Social media can be a great way to, well, be social. It allows you to connect, to stay in touch, and create a larger community. It can work well, especially when connecting with people you already know, such as family and friends that live far away. This is a wonderful innovation.
But, I believe that in many cases, social media dehumanizes human interaction, especially when you don’t know the other person. Real human interaction consists of not only words, but sights, sounds, smells, gestures, facial expressions, tone and inflection, body language and more. And these interactions happen in real-time. You have the ability to ask a question or to reply to one. You can nod to indicate understanding or furl your brow to express confusion. The other person can pick up on these things while you’re talking. Hopefully all this interaction leads each of you to better understand the other.
But, when you don’t know the person on the other end of a social media interaction, that person can seem to simply be the set of words they wrote or a profile picture instead of a human being. It’s sometimes too easy to think of those words or that picture as the complete representation of the person, because you don’t really know them. It then becomes much easier to label them and put them in a box.
When you get a reply to a post on social media from someone you don’t know, and it agrees with you, you’re more likely to label this person as “smart.” And when the reply doesn’t agree, perhaps that person is labeled as “stupid.” Or maybe worse. Without really knowing the person, we more easily take what we see and use it to define them. This can lead to some pretty bad interactions and “mob mentality” which can turn ugly very quickly.
How can we make this better? While I’m not naïve enough to think I have an answer that will solve all of these issues, I do have a couple suggestions that might help.
Long ago, I read the book “The Seven Habits of Highly Effective People” by Stephen Covey. Now, I don’t normally buy into these types of “self help” books as they often over-simplify things or are far too narrow in their approach. This book has some of that, too, and I don’t agree with everything it suggests. But I did get a lot out of reading it. The habit from the book that has always stood out the most for me is:
Seek first to understand, then be understood.
If you truly seek to understand someone, then it’s your responsibility to do what is necessary to gain that understanding. You’ll ask questions, you’ll try to empathize with their point of view, and you’ll listen. Really listen.
Once you really understand where someone is coming from, it is so much easier to have a discussion. If you put yourself in their shoes, you can more easily see why they might believe the opposite of what you believe. Maybe you’ll see that their life experience has been different. Maybe you’ll see that they are just a human being with hopes, dreams, and fears. Just like you. Only different.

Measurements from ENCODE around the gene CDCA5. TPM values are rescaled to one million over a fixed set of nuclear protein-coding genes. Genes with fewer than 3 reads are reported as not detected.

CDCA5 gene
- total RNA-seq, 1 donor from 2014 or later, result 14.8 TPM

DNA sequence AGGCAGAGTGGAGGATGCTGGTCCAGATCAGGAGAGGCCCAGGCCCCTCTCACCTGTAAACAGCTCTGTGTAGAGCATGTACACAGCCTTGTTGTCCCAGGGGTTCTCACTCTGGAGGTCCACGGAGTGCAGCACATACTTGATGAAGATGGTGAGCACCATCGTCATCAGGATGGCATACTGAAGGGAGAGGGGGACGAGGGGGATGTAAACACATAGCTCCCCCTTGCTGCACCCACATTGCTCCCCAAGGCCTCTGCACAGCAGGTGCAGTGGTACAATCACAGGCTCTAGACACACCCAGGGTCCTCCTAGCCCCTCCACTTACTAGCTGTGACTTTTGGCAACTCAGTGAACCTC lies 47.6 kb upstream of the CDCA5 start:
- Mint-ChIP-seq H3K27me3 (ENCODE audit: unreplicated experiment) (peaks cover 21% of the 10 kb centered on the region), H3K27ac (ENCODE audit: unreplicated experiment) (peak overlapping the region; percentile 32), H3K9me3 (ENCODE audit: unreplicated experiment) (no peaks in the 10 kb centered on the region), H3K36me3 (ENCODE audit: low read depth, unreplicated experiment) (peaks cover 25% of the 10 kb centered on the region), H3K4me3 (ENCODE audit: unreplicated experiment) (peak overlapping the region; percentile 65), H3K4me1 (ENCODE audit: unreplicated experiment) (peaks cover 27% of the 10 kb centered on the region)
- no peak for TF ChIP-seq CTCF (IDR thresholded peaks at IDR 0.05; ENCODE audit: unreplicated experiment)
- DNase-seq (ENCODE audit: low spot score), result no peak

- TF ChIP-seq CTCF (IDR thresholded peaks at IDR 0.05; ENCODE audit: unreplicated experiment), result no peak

How does this translate into better interactions on social media? Well, it’s difficult. As I’ve pointed out (and you know), there’s not a lot of “human” interaction possible via social media. But, you can try. Here are a couple ideas:
- Start with The Most Respectful Interpretation. That is, assume the other person has the best intentions and has a reason for their post. I know that many people resort to name-calling, foul language and the like. Even then, give them the benefit of the doubt. Maybe they are really scared about something. Maybe they are going through the most difficult time of their life. If you think about it that way, then maybe you can be a little forgiving and move to step 2:
- Seek to Understand. Try to learn more. Ask them questions. Really try to understand their point of view. Be respectful even if they are not. Do this before trying to get your points across.
- Try to be understood. Respectfully and thoughtfully describe your point of view, your desires or fears, your solutions. If you’ve really embraced #2, then you might see a way to relate your opposing view to theirs that you never would have if you hadn’t understood first.
- Don’t get discouraged.
Look, I get that this isn’t a perfect solution. And I understand that a lot of people will just want to continue trolling or being obnoxious for whatever reason. And I’m not perfect at this either. I sometimes read something inflammatory and react poorly. But we can all try.
Look at it this way. Say that only 20% of the interactions you have this way lead to a better outcome. You will have learned something, and the other people will have learned something from you. You both will have expanded your views.
Or, put another way: if one million people use this approach, and get the 20% outcome, then those two hundred thousand people will probably try the same approach on their “others.” The more people that try can cause a cascading effect.
Will this make all the divisiveness and anger go a way? No. Will it help? I think so. Will everyone agree with each other? Of course not. But, if we learn more about other views, we can at least agree to disagree and try to come to a compromise and better understanding.
I am often told that I’m too optimistic, in many things. This is probably one of them. But I truly believe that if just one person better understands someone else and that causes them both to expand their world-view, then it was worth writing this post.
One thought on “Is Social Media Really Social?”
Good points about interacting with folks online. Makes me think of common courtesy, which seems less common online. Treat others the way you want to be treated, even on the web! If the Golden Rule didn’t work everywhere, it would not be golden.
LikeLiked by 1 person